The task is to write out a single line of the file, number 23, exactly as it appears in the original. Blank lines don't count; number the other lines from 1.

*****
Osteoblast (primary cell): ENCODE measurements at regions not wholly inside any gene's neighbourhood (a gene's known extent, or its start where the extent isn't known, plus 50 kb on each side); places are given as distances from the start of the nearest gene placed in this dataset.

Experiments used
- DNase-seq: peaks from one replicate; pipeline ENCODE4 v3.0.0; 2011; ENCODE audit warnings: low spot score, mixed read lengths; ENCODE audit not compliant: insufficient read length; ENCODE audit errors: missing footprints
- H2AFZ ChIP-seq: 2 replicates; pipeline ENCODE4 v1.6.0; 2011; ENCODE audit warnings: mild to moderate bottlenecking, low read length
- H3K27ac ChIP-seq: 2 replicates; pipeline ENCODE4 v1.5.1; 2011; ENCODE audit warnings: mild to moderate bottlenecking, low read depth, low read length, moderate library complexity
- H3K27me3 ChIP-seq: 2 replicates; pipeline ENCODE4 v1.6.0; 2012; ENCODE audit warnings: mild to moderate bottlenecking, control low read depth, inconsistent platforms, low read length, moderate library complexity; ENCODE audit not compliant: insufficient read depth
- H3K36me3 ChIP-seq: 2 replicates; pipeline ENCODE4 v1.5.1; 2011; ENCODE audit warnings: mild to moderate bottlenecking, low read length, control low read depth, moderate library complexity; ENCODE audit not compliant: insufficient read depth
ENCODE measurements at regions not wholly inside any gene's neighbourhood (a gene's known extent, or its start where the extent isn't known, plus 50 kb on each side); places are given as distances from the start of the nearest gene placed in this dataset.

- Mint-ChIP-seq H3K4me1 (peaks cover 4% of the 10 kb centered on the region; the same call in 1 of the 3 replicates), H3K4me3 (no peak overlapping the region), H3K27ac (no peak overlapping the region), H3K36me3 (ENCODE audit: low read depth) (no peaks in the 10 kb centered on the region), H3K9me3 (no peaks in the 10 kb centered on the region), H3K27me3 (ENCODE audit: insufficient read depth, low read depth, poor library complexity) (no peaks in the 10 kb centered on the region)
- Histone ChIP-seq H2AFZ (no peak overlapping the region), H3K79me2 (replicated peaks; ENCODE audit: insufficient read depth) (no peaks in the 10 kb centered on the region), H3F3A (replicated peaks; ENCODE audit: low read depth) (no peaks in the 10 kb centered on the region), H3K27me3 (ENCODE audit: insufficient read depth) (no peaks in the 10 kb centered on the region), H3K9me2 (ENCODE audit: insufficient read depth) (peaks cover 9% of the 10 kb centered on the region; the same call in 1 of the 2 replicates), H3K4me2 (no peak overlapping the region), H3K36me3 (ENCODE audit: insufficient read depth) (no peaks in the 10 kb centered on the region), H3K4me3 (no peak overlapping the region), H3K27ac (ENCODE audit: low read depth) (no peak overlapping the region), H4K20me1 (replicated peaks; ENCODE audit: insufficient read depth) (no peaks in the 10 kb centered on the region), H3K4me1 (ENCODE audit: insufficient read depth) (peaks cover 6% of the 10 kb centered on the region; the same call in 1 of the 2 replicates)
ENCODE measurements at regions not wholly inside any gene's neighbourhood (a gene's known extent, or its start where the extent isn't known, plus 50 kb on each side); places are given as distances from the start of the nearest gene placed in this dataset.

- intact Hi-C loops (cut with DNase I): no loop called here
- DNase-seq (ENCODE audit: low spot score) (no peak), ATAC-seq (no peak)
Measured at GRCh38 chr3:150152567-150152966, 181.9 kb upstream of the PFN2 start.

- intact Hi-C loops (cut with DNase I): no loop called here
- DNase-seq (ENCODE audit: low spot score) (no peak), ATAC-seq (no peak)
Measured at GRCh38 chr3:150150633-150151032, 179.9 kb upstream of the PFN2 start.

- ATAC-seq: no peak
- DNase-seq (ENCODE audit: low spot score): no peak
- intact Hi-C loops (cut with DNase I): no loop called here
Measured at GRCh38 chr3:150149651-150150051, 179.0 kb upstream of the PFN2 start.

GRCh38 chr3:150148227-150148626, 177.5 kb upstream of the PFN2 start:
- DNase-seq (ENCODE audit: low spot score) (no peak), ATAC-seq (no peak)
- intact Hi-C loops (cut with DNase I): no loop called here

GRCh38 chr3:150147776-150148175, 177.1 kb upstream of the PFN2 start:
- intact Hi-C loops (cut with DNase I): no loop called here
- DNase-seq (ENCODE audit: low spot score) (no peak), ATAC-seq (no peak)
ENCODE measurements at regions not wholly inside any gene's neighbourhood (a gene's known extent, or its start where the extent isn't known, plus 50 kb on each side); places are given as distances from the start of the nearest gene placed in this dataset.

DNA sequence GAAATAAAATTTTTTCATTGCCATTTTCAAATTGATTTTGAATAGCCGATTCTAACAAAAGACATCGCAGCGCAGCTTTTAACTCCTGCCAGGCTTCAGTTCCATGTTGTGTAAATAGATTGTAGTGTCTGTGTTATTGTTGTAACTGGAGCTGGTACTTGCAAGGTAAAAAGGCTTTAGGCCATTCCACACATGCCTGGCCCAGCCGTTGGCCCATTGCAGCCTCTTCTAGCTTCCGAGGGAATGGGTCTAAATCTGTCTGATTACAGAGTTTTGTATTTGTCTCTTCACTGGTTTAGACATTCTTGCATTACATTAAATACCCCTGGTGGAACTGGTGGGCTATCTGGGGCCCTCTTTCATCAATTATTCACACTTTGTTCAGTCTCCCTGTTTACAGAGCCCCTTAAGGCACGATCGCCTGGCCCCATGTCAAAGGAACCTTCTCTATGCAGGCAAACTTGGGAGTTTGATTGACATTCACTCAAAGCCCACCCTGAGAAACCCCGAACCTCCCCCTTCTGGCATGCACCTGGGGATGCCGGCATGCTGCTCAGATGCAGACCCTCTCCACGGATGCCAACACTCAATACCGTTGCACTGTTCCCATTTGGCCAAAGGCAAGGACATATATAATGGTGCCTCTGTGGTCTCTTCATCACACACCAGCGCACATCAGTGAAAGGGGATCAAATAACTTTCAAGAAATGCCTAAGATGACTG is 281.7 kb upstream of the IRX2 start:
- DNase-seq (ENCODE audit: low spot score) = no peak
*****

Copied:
- DNase-seq (ENCODE audit: low spot score) (no peak), ATAC-seq (no peak)